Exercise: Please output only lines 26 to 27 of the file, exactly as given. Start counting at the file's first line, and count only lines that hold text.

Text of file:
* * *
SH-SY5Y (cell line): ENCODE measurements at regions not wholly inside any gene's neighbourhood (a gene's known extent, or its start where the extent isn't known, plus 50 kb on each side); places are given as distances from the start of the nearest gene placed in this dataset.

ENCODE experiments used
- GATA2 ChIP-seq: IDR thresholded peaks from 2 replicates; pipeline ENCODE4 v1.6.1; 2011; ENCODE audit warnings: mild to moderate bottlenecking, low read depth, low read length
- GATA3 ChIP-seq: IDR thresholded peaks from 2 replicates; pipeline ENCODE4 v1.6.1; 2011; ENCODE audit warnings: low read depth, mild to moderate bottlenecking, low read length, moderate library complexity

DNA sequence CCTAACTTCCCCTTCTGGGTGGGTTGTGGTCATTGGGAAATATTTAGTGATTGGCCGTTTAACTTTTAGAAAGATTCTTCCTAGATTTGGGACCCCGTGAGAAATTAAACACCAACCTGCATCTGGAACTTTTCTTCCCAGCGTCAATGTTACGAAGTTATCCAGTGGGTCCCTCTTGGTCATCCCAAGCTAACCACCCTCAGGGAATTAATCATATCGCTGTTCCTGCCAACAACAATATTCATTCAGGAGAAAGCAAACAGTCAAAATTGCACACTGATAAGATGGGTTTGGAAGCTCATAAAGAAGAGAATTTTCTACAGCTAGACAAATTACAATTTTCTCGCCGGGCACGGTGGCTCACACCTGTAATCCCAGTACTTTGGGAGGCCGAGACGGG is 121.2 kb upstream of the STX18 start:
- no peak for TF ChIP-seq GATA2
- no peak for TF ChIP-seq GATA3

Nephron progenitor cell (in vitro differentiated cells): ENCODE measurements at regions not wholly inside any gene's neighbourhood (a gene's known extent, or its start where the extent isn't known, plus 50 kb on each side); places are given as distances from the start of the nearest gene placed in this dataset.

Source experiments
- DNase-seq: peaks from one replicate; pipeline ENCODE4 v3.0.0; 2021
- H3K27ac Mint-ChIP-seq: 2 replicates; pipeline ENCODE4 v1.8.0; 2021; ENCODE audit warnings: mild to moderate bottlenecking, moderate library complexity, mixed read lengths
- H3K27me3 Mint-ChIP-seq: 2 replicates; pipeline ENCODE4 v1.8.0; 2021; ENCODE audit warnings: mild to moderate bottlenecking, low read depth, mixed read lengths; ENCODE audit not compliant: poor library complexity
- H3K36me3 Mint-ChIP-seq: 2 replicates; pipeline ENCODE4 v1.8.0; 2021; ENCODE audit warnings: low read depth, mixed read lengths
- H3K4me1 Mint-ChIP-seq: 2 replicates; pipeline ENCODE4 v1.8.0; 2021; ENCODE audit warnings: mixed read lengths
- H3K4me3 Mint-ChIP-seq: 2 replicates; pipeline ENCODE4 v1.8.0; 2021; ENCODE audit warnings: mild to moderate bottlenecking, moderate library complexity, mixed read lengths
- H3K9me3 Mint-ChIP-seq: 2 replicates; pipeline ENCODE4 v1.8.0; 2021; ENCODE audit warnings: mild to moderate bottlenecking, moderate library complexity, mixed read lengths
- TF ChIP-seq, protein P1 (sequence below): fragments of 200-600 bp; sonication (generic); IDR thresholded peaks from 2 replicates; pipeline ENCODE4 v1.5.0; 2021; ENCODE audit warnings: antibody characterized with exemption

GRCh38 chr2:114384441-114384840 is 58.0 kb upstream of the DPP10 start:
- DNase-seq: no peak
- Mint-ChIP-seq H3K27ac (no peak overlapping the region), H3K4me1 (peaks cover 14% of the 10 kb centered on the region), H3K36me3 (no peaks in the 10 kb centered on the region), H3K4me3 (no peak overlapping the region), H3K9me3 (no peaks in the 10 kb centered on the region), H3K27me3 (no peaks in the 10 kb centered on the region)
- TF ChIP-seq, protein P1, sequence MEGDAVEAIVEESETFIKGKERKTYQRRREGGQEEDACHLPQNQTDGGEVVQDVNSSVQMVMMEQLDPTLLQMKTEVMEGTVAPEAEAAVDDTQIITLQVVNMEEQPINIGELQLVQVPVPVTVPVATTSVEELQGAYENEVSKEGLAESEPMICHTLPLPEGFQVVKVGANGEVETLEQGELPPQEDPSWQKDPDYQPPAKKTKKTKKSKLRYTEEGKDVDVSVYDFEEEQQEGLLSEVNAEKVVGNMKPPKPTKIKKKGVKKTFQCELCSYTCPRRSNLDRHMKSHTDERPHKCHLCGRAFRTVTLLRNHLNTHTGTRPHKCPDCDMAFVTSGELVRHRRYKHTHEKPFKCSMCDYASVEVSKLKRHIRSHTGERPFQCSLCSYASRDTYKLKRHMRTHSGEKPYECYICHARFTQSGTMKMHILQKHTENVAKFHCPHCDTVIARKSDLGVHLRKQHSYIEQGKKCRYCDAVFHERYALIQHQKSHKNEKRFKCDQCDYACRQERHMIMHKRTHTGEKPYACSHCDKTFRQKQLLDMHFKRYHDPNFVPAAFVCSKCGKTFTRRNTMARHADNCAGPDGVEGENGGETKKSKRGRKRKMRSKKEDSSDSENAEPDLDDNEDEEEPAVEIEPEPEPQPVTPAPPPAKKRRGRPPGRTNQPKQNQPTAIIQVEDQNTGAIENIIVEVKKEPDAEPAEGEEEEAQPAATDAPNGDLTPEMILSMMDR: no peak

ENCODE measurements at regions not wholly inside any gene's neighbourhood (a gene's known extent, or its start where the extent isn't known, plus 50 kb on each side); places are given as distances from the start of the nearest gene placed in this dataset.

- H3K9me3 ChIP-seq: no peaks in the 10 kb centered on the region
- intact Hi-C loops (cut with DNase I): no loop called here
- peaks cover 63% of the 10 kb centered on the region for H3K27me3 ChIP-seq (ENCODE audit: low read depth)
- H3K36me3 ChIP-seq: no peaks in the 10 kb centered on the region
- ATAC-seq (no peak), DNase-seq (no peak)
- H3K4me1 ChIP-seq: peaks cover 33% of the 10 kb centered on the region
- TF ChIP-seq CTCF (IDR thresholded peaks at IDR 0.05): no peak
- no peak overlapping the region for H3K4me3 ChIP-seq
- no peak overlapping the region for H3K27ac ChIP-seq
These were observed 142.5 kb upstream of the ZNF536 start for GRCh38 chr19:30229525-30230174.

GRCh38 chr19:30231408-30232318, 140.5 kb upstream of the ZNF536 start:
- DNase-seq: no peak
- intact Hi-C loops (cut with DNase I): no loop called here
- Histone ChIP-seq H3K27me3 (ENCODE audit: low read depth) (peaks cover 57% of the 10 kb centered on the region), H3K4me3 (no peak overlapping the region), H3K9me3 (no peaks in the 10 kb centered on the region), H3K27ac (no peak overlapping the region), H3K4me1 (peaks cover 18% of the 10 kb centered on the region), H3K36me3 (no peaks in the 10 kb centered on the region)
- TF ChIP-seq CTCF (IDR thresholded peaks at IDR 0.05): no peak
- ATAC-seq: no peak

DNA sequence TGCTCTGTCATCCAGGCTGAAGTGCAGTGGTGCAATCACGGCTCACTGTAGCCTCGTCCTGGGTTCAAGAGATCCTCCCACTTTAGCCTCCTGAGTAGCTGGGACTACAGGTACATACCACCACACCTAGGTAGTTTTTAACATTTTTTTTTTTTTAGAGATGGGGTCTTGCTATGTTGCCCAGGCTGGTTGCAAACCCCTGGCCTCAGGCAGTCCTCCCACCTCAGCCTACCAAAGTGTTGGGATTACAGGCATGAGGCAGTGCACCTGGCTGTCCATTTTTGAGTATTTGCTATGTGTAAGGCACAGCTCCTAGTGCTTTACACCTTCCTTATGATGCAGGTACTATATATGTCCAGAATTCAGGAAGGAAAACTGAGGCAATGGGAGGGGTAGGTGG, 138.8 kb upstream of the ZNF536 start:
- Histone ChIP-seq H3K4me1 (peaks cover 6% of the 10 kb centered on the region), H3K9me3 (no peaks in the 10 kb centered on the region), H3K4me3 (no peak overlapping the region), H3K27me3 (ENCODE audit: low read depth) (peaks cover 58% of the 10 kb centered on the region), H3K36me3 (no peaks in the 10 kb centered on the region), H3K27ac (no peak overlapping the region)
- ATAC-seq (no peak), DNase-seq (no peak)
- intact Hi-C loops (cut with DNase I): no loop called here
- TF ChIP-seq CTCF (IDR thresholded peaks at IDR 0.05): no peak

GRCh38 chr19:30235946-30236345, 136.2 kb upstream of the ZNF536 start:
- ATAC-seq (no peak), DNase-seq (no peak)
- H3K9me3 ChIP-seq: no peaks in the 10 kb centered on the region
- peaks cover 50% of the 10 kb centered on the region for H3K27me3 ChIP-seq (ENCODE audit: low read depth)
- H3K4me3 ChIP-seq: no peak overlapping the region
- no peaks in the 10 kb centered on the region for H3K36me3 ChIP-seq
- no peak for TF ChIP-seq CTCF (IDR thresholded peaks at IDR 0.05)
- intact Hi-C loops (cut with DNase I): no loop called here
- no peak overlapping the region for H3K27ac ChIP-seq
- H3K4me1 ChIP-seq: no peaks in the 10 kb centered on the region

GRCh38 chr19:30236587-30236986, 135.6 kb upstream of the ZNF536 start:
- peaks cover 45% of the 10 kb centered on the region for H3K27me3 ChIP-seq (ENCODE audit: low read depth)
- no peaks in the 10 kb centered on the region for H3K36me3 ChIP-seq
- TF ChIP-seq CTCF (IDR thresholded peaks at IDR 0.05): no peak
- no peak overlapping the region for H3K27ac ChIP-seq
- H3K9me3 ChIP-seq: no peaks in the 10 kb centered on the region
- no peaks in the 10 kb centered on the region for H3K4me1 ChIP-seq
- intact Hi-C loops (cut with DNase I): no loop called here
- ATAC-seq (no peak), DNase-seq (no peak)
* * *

- H3K36me3 ChIP-seq: no peaks in the 10 kb centered on the region
- ATAC-seq (no peak), DNase-seq (no peak)